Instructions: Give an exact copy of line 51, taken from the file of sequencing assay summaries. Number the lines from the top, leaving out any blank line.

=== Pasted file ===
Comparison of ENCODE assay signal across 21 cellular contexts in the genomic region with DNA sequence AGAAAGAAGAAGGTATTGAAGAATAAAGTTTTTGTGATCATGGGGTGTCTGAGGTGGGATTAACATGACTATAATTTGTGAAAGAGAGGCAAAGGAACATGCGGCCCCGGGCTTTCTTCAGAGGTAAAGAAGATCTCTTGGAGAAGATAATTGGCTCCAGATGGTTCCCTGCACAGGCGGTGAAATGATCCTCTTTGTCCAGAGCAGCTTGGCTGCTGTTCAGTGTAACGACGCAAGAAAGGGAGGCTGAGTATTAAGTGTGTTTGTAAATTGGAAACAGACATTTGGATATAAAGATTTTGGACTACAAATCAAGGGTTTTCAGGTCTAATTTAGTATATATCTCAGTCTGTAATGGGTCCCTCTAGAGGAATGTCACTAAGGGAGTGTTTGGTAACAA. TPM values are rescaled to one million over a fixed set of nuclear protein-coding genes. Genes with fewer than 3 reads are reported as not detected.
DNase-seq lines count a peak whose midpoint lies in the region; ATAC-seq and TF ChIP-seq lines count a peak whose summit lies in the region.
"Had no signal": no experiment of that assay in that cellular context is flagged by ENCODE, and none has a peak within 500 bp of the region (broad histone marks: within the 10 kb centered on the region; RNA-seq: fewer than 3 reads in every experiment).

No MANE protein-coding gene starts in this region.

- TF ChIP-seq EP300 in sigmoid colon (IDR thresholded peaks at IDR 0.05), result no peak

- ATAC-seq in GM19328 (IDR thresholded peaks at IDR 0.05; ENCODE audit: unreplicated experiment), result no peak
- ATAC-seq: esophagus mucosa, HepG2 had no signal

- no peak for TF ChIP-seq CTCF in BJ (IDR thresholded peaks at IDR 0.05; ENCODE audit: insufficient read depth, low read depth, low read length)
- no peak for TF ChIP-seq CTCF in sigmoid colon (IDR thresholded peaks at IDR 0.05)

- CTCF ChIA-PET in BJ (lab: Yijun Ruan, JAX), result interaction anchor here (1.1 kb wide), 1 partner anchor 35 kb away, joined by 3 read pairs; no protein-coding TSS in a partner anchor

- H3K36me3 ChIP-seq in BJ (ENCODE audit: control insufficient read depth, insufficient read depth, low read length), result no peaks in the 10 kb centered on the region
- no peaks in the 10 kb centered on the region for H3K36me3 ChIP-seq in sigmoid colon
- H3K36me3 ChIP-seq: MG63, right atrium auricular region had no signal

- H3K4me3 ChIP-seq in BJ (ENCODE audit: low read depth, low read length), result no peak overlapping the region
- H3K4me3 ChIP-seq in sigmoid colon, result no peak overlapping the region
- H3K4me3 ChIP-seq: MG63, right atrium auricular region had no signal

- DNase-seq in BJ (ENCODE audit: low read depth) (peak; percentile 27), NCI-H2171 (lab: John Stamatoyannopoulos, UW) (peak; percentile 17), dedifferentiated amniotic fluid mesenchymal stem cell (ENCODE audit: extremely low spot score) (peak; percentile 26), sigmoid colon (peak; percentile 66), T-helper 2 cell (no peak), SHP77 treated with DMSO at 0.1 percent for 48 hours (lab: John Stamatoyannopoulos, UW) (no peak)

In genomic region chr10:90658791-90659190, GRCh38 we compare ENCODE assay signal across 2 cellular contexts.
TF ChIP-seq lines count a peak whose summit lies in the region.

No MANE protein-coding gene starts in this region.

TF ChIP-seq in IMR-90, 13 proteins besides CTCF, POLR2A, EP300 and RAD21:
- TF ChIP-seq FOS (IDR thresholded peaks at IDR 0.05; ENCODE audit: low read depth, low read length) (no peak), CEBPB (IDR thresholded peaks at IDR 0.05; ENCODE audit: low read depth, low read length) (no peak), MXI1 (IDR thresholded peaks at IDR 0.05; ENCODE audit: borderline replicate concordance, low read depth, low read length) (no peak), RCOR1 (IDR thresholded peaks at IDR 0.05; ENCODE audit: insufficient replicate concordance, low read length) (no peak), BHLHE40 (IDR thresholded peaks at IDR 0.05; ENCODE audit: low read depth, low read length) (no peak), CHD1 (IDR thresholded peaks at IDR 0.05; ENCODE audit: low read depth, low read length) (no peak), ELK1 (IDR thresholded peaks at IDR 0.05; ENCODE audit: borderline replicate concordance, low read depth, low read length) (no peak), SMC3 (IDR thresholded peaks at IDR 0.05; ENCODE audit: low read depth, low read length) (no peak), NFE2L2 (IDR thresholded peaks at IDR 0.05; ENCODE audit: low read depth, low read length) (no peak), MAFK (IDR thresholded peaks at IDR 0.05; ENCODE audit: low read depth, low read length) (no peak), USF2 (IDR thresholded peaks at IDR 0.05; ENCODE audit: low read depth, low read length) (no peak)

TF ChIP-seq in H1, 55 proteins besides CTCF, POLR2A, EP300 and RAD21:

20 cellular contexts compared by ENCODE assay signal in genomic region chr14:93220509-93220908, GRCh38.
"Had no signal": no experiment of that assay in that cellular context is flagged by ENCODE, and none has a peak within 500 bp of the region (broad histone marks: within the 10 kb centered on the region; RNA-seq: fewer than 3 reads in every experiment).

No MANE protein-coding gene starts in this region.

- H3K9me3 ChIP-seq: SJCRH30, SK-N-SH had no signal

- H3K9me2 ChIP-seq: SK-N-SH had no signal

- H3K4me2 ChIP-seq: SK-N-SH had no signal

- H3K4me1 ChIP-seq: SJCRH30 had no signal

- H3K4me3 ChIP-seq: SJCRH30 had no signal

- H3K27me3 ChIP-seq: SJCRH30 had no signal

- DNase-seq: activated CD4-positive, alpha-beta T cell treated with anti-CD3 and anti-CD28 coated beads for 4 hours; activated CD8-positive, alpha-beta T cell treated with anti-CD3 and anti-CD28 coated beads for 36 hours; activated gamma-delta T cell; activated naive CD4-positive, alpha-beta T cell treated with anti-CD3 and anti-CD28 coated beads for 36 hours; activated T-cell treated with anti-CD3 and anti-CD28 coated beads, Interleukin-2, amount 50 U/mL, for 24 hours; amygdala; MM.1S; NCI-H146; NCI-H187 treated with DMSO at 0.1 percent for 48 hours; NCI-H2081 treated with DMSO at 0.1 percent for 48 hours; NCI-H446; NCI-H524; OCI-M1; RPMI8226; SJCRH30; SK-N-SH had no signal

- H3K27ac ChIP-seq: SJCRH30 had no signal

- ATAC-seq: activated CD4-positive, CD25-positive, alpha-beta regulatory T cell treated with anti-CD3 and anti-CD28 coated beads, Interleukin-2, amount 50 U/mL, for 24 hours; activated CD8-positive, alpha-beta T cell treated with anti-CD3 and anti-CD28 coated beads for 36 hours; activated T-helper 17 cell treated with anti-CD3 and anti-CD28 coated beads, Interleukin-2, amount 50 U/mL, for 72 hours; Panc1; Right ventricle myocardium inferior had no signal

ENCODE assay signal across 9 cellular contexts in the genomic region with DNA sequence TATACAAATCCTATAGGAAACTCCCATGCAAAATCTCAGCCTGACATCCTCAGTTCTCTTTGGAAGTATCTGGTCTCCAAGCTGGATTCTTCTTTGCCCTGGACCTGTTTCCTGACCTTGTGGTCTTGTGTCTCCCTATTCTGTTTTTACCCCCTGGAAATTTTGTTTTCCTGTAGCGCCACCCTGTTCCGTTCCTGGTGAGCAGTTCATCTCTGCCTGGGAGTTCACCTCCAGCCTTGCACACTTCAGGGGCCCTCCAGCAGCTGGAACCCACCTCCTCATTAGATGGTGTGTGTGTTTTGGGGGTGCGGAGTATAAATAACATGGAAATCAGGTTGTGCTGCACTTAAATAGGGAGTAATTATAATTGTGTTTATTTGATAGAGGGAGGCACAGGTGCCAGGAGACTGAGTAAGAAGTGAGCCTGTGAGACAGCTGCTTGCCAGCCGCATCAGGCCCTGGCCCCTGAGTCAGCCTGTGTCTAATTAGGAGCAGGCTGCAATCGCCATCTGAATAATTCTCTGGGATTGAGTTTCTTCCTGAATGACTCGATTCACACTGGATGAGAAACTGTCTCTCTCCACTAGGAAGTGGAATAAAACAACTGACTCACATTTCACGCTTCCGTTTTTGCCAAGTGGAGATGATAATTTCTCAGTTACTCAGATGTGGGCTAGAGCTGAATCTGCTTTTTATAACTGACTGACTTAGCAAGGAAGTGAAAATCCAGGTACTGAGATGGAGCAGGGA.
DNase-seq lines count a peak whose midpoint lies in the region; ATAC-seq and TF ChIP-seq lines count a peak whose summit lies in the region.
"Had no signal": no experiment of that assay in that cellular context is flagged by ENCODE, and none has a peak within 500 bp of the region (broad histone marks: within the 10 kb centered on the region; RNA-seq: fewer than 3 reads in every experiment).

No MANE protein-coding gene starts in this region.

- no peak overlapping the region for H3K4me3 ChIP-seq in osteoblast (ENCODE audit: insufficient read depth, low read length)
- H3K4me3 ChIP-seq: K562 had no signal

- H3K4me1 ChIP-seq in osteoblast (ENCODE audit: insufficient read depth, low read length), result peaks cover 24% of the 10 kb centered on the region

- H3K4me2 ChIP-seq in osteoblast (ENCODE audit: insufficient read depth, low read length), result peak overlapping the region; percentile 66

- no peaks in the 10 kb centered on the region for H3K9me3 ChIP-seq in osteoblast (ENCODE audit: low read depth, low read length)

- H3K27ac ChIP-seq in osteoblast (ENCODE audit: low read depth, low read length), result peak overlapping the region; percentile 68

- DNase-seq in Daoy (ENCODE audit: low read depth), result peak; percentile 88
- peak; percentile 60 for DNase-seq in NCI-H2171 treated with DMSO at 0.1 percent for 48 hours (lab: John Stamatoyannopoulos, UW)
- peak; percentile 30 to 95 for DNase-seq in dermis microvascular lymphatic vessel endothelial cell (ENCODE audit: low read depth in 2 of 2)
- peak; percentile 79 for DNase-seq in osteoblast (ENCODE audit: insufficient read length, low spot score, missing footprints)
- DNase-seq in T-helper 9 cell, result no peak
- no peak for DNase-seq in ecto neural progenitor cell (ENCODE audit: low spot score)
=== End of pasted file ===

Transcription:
- no peak for DNase-seq in ecto neural progenitor cell (ENCODE audit: low spot score)